CS 336: Syllabus

Syllabus for Spring 2014

Course Outline

This course is an introduction to the principles and applications of parallel and distributed computing. Parallel and distributed processing are used in many contexts to increase the efficiency of both large and small computations. In the spring of 2014, you will have the opportunity to write parallel or distributed programs in three contexts -- (1) multi-threaded programming with POSIX threads, (2) general purpose computing on a graphics processing unit, and (3) MPI proamming on a cluster.

Learning Goals

  1. Students learn to ``think in parallel''. They have a clear mental model of how multiple threads of execution work together to solve one problem.
  2. Students understand and can implement multi-threaded applications in three environments: (1) multi-threaded computing on a shared memory multi-processor, (2) general purpose computing on a graphics processing unit, and (3) and message-passing on a distributed-memory, multi-processor.
  3. Students can use documentation to teach themselves the details of each new programming environment.
  4. Students write project reports that include precisely and concisely described results and in-depth analyses of program output and performance.

Grading

The course grade will be determined as follows:

Projects 75%
Class Participation 10%
Final Exam 15%

Preliminary Schedule of Topics

DatesTopic
Feb 6 - 20C Programming
Feb 25 - Mar 13POSIX Threads
Mar 18 - Apr 17General Purpose GPU Programming
Apr 22 - May 8MPI Programming

Programming Projects

There will be one programming project each week (due Thurs night at midnight). You are encouraged to collaborate with classmates, but are individually responsible for the material (remember to cite your colleagues in your write-up). The programming projects will consist of a required component (correct completion of which will earn you a B or B+) and optional extensions. Extensions increase your grade, with more or more complicated extensions earning you a greater increase.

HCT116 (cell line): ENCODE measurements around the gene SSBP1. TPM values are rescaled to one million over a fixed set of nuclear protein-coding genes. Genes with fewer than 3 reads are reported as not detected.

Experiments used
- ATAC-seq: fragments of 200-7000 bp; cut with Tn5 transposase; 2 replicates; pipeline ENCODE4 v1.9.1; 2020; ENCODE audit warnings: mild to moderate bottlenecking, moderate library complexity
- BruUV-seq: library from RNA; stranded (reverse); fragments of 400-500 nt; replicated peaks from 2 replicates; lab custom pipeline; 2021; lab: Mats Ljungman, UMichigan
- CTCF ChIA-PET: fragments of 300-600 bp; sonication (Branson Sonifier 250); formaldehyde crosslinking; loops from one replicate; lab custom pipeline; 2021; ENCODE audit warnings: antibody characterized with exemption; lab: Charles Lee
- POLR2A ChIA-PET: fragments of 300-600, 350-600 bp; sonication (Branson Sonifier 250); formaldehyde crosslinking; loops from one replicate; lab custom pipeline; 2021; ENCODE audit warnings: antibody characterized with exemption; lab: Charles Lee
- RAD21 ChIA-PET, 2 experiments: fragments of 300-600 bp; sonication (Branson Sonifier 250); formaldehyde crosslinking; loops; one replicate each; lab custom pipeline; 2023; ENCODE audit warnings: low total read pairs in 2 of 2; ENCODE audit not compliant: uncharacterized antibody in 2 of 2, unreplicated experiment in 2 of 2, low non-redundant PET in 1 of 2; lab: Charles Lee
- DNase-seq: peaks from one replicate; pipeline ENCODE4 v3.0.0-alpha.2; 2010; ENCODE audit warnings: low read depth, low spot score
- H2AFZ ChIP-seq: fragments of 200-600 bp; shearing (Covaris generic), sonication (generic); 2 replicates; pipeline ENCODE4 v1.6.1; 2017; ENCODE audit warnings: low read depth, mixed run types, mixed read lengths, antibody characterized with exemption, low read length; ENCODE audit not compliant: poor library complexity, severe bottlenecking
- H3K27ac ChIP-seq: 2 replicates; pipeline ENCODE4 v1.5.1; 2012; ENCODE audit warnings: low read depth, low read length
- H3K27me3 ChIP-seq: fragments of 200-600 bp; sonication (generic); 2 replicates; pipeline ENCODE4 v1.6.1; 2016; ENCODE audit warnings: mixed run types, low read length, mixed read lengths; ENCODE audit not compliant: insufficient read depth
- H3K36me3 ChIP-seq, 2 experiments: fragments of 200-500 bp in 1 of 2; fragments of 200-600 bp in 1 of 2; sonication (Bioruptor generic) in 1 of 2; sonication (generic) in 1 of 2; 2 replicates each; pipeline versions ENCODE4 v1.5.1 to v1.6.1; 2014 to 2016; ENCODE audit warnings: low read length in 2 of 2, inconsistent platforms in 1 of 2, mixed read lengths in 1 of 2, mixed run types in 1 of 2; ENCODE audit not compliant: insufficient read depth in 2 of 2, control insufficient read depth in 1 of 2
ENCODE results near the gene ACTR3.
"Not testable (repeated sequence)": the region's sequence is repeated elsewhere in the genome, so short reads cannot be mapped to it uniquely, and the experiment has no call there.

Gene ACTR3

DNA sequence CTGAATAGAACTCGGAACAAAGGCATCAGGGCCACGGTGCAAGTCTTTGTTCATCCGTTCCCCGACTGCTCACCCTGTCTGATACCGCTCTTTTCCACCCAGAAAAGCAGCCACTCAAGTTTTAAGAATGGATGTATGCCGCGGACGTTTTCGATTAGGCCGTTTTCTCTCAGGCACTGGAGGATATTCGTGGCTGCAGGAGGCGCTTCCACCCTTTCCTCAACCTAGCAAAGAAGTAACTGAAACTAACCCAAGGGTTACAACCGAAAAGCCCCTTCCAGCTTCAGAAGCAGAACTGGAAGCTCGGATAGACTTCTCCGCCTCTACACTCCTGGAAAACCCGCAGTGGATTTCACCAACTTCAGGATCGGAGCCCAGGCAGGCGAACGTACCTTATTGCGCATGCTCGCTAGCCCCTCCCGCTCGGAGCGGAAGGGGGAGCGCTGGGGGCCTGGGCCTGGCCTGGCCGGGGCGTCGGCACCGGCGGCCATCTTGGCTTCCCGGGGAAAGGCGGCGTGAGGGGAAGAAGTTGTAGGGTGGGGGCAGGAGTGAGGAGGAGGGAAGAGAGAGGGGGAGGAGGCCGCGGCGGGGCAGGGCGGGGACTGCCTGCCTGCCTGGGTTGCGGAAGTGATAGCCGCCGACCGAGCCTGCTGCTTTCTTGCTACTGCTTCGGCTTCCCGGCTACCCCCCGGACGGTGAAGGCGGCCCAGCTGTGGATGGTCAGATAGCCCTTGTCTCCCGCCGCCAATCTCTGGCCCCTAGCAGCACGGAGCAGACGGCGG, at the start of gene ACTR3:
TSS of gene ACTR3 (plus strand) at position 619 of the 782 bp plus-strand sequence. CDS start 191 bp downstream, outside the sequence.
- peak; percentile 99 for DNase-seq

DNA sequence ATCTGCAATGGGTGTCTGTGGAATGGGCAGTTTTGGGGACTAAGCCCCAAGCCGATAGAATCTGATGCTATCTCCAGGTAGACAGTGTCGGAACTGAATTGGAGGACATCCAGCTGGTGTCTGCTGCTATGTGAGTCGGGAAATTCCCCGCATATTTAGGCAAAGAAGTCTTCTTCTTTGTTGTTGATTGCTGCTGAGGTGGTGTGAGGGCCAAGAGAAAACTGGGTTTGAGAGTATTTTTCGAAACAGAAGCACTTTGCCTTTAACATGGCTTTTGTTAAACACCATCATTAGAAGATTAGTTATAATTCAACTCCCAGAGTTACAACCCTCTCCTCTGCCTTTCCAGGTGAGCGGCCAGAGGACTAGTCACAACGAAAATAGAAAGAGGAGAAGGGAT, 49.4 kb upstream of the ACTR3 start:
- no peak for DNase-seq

Resources

We will be using exclusively on-line resources for this course. The course website will serve as a portal through which you can find necessary readings and documentation. Please check here often, as it will be updated frequently.

Class Participation

You are expected to attend every class. Discussion is a vital part of the learning experience and we cannot have good discussion without you!

Late Assignments

It is important to complete your work by the deadline. In this course, we will pushing our infrastructure to its limits. This means there will be problems. Start early! Unless there is a catastrophic failure that lasts for multiple days, late projects will be penalized (10% per day past the deadline).

Academic Honesty

Honesty is at the heart of the academic enterprise. I do not expect to encounter any dishonesty among mature computer science students, but if the unexpected happens, I will not hesitate to follow the procedures in the Colby College catalogue. If you have any questions, please ask me!

Office Hours

Please visit me in my office! During office hours, I will of course be available. Outside of office ours, I will often be in my office with the door open. Please come in! If you want to be sure I will be there, just ask me in person or send me an email. I will do my best to be there.